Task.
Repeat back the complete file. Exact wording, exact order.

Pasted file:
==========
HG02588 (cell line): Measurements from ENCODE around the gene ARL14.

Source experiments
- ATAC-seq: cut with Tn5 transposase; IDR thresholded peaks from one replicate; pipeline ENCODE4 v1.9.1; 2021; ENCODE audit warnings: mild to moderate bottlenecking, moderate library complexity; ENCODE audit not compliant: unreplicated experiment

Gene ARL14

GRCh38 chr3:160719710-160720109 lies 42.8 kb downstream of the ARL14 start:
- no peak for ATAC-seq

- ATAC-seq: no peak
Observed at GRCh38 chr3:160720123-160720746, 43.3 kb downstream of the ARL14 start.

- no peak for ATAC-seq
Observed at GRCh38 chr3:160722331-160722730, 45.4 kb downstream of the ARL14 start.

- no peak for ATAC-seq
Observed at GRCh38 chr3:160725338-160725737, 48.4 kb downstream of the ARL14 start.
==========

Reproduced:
HG02588 (cell line): Measurements from ENCODE around the gene ARL14.

Source experiments
- ATAC-seq: cut with Tn5 transposase; IDR thresholded peaks from one replicate; pipeline ENCODE4 v1.9.1; 2021; ENCODE audit warnings: mild to moderate bottlenecking, moderate library complexity; ENCODE audit not compliant: unreplicated experiment

Gene ARL14

GRCh38 chr3:160719710-160720109 lies 42.8 kb downstream of the ARL14 start:
- no peak for ATAC-seq

- ATAC-seq: no peak
Observed at GRCh38 chr3:160720123-160720746, 43.3 kb downstream of the ARL14 start.

- no peak for ATAC-seq
Observed at GRCh38 chr3:160722331-160722730, 45.4 kb downstream of the ARL14 start.

- no peak for ATAC-seq
Observed at GRCh38 chr3:160725338-160725737, 48.4 kb downstream of the ARL14 start.